From the Mafia to Madison Avenue

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Who do you turn to when the mafia is gone? Admen, of course. That was the case for Sopranos scribe Matthew Weiner, the creator of AMC's first original series, Mad Men. The show, which debuted on Thursday, July 19, follows the professional and personal exploits of Don Draper (played by Jon Hamm), a hotshot creative director at fictional 1960 shop Sterling Cooper—a "small, white, conservative agency," says Weiner, who likens it to a mini BBDO of that time.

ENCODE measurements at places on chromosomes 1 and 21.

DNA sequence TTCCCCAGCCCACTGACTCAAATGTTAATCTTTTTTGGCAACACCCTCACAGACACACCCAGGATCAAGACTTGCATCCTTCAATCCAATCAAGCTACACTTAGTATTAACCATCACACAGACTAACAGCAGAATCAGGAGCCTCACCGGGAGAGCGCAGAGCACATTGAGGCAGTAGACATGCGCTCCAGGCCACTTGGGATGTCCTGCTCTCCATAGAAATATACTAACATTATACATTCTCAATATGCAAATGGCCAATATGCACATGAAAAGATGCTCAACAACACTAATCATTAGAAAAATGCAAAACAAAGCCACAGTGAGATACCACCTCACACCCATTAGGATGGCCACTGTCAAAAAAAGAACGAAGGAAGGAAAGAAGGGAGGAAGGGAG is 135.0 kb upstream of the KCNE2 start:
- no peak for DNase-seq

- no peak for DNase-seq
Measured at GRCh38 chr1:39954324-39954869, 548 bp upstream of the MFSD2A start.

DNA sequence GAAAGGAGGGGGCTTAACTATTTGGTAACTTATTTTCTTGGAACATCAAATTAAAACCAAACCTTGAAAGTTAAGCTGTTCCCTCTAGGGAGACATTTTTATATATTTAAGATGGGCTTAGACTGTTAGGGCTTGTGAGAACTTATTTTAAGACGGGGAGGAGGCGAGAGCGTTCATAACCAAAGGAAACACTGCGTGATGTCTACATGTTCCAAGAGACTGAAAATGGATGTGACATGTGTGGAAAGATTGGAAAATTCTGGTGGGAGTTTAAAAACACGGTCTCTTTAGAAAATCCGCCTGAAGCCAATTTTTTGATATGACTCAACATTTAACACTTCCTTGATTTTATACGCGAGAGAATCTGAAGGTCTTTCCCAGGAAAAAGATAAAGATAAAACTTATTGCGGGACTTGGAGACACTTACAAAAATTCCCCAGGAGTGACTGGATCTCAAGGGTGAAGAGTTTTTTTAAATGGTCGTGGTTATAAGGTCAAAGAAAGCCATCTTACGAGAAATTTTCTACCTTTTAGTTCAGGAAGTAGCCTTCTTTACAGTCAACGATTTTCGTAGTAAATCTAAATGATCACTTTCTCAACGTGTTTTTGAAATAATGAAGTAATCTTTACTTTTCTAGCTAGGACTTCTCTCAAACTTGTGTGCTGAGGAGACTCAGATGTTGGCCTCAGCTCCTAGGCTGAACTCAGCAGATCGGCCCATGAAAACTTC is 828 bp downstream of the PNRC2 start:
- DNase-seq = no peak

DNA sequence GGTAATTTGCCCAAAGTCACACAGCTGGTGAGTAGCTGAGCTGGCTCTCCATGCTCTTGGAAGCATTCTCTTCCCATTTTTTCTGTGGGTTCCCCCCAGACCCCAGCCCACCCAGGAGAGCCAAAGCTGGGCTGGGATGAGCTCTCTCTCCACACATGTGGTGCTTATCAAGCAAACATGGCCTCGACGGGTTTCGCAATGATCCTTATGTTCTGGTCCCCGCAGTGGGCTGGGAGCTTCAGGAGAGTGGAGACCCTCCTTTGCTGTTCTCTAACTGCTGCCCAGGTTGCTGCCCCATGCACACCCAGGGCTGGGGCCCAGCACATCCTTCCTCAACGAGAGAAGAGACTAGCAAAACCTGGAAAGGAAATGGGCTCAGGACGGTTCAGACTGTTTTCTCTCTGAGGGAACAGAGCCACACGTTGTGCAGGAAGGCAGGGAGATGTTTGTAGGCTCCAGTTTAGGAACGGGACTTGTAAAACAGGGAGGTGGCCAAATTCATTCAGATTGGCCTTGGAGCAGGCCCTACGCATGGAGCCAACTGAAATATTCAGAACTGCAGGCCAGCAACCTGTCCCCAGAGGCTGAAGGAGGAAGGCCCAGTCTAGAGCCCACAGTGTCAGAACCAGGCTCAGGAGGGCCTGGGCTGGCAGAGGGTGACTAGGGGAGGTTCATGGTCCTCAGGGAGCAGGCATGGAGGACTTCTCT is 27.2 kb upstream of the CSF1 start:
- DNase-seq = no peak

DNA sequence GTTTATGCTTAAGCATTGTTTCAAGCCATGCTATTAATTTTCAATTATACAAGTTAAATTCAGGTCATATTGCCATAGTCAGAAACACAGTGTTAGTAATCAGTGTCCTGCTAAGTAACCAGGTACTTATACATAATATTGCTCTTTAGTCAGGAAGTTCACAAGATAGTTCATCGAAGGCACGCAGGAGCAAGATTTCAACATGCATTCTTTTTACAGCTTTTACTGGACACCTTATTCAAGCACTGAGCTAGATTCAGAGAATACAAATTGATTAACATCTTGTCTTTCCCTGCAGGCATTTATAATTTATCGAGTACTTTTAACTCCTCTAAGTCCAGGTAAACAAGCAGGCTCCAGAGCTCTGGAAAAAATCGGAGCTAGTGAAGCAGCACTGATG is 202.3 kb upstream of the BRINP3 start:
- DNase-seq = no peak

Although things on Weiner's Madison Avenue may be a lot less bada bing and a lot more buttoned up, he says the issues tackled on the new show (the pilot was produced by will be just as complicated, and the behavior may be just as bad. "Nineteen-sixty is kind of a magic year," Weiner says. "There is an Eisenhower, conservative mood in business and manners, but at the same time you have a counterculture, the beatniks and the pill." Weiner is particularly interested in exploring the male psyche of that era, which will be fleshed out in the characters of Draper and his Sterling Cooper colleagues. "There's two conflicting desires in the American male, maybe in all men," Weiner says. "One is to be a great father, husband and provider; and the other is to drink and smoke as much as you want and have sex with as many women as possible. Most of us forego the second half of that when we get married, but at that time, in that world, those two things coexisted. My thought was, How do you live with that?"
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